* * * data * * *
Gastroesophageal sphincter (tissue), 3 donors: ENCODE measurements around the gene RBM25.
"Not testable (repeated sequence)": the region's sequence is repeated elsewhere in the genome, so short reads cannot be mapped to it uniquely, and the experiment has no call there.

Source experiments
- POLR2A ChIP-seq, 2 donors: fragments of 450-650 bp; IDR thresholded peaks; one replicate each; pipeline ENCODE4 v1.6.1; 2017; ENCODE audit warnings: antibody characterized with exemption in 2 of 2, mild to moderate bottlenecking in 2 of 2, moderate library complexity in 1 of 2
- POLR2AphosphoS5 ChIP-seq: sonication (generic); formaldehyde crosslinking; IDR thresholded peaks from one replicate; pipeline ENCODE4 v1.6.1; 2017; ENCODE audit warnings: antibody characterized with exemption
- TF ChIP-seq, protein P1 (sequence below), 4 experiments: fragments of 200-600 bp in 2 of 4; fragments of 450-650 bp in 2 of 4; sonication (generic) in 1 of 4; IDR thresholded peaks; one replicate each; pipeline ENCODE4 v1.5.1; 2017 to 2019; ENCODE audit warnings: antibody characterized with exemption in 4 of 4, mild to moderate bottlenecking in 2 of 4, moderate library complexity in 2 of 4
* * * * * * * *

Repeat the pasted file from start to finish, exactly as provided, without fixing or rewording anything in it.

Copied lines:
Gastroesophageal sphincter (tissue), 3 donors: ENCODE measurements around the gene RBM25.
"Not testable (repeated sequence)": the region's sequence is repeated elsewhere in the genome, so short reads cannot be mapped to it uniquely, and the experiment has no call there.

Source experiments
- POLR2A ChIP-seq, 2 donors: fragments of 450-650 bp; IDR thresholded peaks; one replicate each; pipeline ENCODE4 v1.6.1; 2017; ENCODE audit warnings: antibody characterized with exemption in 2 of 2, mild to moderate bottlenecking in 2 of 2, moderate library complexity in 1 of 2
- POLR2AphosphoS5 ChIP-seq: sonication (generic); formaldehyde crosslinking; IDR thresholded peaks from one replicate; pipeline ENCODE4 v1.6.1; 2017; ENCODE audit warnings: antibody characterized with exemption
- TF ChIP-seq, protein P1 (sequence below), 4 experiments: fragments of 200-600 bp in 2 of 4; fragments of 450-650 bp in 2 of 4; sonication (generic) in 1 of 4; IDR thresholded peaks; one replicate each; pipeline ENCODE4 v1.5.1; 2017 to 2019; ENCODE audit warnings: antibody characterized with exemption in 4 of 4, mild to moderate bottlenecking in 2 of 4, moderate library complexity in 2 of 4